Why ROI is, Literally, the Last Metric for Evaluating Your Content-Marketing Plan
Keep a close eye on whether your audience is engaged and enthusiastic for your content or there won't be any return on investment to measure.
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It is no secret that not just any content will succeed in online marketing.
Your content must engage your readers, increase brand awareness and improve your bottom line. In the past, many companies simply threw some keyword-rich content on their websites and hoped it would stick. Keywords remain important but it is crucial your content is informative, relevant and interesting. Content+ found that interesting content is one of the top three reasons that consumers follow brands on social media.
Furthermore, TMG Custom Media reports that an astounding 90 percent of consumers believe custom content is useful and 78 percent of consumers believe that companies providing custom content have an interest in establishing good relationships with their customers.
Clearly, the right content is important to determining where you stand with your current content marketing plan. This means measuring engagement and shareability. Consider whether you see a lot of interaction, comments, and shares from the content you post. If your content remains static without any real response, it is time to fine-tun to your approach.
Far too often, many companies focus on the ROI provided by their content marketing plan but ROI is actually a metric that should be measured later, rather than sooner, in the process. You should understand the following metrics first:
- Are people liking or following your social profiles where you share your content?
- Are people visiting and returning to your website?
- Are visitors commenting or asking questions?
- Are people connecting with other members of the community?
- Is your content being shared?
- Are people making comments about your content elsewhere?
- Are visitors engaging more on your site or social network?
The goal is to get people talking about your content and sharing it with others so that your overall exposure is increased. This means measuring engagement metrics such as shares, likes, comments, link backs, mentions, and retweets. Keep in mind that numbers are important when it comes to engagement, but in the end, it is all about people. In order to understand the type of content you need to develop, you must also identify and research your target audience. Once you have developed a solid understanding of your audience, you can then begin developing customized content based on their interests.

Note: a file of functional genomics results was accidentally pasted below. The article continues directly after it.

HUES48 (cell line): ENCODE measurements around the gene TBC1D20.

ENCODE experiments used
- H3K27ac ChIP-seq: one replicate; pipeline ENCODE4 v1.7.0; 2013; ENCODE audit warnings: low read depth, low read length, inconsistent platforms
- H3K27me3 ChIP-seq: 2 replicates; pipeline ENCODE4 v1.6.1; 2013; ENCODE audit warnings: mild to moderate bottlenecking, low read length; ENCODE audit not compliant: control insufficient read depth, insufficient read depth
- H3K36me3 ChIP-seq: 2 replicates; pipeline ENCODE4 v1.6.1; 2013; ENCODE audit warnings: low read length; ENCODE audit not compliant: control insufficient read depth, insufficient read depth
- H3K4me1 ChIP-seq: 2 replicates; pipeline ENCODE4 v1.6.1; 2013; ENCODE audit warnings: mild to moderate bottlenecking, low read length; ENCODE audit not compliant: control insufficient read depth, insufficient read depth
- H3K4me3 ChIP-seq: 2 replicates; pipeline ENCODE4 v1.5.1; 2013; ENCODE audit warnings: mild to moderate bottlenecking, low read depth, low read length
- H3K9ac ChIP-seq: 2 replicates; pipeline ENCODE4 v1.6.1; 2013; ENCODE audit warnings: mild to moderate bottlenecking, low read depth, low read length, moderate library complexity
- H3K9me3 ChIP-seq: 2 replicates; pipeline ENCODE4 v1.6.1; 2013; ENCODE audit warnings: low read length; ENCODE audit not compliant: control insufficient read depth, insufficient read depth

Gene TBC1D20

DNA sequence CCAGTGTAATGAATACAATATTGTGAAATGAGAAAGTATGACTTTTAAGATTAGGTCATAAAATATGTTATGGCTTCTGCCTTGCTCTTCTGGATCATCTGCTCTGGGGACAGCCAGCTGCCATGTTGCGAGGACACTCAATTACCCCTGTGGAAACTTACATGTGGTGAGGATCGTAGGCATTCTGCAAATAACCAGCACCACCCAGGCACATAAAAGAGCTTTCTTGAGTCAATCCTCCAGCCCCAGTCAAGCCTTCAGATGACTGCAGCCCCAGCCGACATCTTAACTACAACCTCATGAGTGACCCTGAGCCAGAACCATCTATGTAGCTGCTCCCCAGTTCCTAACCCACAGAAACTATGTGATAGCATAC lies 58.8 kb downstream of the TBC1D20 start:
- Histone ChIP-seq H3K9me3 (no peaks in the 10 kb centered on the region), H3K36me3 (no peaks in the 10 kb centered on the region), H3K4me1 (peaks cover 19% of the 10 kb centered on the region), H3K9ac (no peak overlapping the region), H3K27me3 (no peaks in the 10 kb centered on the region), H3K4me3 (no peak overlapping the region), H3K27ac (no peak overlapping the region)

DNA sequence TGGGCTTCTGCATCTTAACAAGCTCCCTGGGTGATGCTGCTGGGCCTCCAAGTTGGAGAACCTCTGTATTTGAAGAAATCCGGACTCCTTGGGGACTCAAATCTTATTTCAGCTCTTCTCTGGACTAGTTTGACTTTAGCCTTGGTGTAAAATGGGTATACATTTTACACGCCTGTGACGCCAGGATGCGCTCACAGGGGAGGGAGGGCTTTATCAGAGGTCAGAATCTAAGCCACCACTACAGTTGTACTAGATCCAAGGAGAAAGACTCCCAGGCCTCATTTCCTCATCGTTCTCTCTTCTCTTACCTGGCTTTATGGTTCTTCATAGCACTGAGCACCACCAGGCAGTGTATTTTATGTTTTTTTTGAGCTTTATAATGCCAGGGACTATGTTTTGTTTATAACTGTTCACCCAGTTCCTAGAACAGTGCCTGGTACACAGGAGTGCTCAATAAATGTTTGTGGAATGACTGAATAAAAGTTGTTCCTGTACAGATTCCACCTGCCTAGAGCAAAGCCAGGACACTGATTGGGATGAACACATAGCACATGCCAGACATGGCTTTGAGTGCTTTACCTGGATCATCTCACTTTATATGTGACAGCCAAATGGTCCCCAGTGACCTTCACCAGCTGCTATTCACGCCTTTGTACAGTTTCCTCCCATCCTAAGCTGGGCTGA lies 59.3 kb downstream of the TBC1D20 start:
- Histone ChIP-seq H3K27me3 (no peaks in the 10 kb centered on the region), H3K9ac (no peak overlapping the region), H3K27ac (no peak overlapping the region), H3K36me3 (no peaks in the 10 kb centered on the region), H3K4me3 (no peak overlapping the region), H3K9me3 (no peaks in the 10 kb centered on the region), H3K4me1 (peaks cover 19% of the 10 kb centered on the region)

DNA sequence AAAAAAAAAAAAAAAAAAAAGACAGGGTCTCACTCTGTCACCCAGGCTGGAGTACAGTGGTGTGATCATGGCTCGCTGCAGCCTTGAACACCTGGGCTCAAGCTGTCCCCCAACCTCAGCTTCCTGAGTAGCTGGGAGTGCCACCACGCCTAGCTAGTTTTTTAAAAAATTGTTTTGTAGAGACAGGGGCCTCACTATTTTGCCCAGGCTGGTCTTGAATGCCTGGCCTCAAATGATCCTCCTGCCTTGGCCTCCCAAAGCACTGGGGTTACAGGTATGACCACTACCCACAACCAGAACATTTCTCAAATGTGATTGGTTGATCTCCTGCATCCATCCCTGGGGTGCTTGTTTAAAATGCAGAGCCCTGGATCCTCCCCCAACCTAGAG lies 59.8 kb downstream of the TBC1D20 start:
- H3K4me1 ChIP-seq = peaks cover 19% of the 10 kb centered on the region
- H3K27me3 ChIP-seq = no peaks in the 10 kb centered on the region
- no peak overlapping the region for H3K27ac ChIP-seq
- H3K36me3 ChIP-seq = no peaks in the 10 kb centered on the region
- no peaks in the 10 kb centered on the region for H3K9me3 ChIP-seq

RazorSocial suggests tapping into the power of Google Analytics to measure engagement and use the data derived to assist in guiding your content development plan. With Google Analytics, you can measure the following metrics:
- Number of returning visitors
- Audience engagement rate
- Average pages or time spent on site
- Bounce rate
- Conversion rates from different sources
Google Analytics is a vital tool, but there are also several other tools you should include in your arsenal. For instance, HootSuite is an excellent tool for tracking mentions. TweetDeck is also great for tracking mentions as well as hash tags. In order to track all of your content across paid, organic and social mediums, TrackMaven is a go-to tool that also allows you to compare the results of your content to that of competitors. Do you need some insight into content that is resonating with your target audience? Buzzsumo allows you to analyze the performance of content across multiple social mediums. Simply search a topic or keyword and gain insight into successful content. Gravity is another tool that works similarly to Buzzsumo by allowing you to keep tabs on those topics that are currently generating the most interest online and giving you easy tools to view the topics that are more likely to resonate with your own target audience.
Once you understand the type of content that is more likely to resonate with your audience, it is important to develop a plan. CMI and MarketingProfs report that 66 percent of the most effective marketers have taken the time to establish a documented content marketing strategy. Creating content without a specific focus will eventually hurt your efforts. A well-rounded content marketing plan should include a content calendar for regularly scheduled posts. While a calendar is important, it is also vital to ensure that you remain flexible in your publication goals and make adjustments based on customer behavior and other factors.
The ability to respond to real-time events will become even more vital as mobile web consumption continues to outpace desktop usage. Responding to topics that your readers wish to engage with, a process now known as newsjacking, can help your organization to increase revenue. Organizations that use predictive business performance metrics will increase their profitability by 20 percent by 2017, according to Gartner, Inc.